As the ripples from the COVID-19 pandemic stretch across all of America – popular attractions like Disney are closed, airlines are restricting travel and borders are being shut. All of this could amount to economic freefall for a state like Florida that relies on the more than 126 million tourists that visit the state each year injecting more than $40 billion annually into the economy.
The coronavirus is hitting the economy in Central Florida hard, with several counties missing out on millions due to conventions and events being canceled.
Orange County officials said the county has lost more than $280 million due to conventions being canceled amid fears of the coronavirus, and it could lose even more.
Several Central Florida cities and counties have declared states of emergency. President Donald Trump declared a national emergency.
Channel 9 spoke with financial advisers on the impacts the coronavirus could have on Central Florida.
“Because we are highly reliant on tourism and leisure, we could see a potential financial slowdown in Central Florida. The scope and magnitude will be dependent on how long it takes to peak and level out. We are already seeing the effects with the closure of theme parks, cruises, flights, professional sports,” said Dale Crossley, a financial adviser. March 13 – ABC News
At the moment, it seems there is no end in sight and for the hotels, theme parks and countless other destinations and small business that rely on tourists to stay afloat, there’s concern about who will be left standing once life returns to normal, or at least a new normal.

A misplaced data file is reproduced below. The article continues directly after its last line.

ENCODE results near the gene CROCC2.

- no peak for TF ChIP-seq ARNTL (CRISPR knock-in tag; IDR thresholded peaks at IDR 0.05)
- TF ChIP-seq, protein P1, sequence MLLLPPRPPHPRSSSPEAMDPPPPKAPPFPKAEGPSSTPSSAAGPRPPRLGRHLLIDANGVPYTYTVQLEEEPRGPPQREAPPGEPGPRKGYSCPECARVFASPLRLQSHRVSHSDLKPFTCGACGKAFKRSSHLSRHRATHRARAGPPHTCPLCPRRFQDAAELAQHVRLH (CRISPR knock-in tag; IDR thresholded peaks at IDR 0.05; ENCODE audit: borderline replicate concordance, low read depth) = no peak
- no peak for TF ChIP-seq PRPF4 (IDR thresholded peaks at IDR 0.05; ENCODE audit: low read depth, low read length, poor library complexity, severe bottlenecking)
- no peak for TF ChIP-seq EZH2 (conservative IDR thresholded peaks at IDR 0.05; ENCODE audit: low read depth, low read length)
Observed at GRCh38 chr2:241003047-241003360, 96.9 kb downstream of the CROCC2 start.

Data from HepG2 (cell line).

There are a lot of questions that remain:
- How long can the marquee destinations like Disney and Universal Resorts remain closed?
- Are there any substantial bailouts or government assistance to be expected?
- Once travel resumes, what will it take to assure visitors of their safety?
- And, can we expect incentives from industry or the government to lure people, and their wallets back to the Sunshine State and what will they look like?
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Peter Ricci is a clinical associate professor and director of the Department of Marketing and Hospitality Management in FAU’s College of Business. He is a hospitality industry veteran with more than 20 years of managerial experience in segments including food service, lodging, incentive travel, and destination marketing. Peter is available to speak with media about this topic – simply click on his icon to arrange an interview.
Peter Ricci, Ed.D. Clinical Associate Professor and Director
Peter Ricci is an expert in food service, lodging, incentive travel, and destination marketing.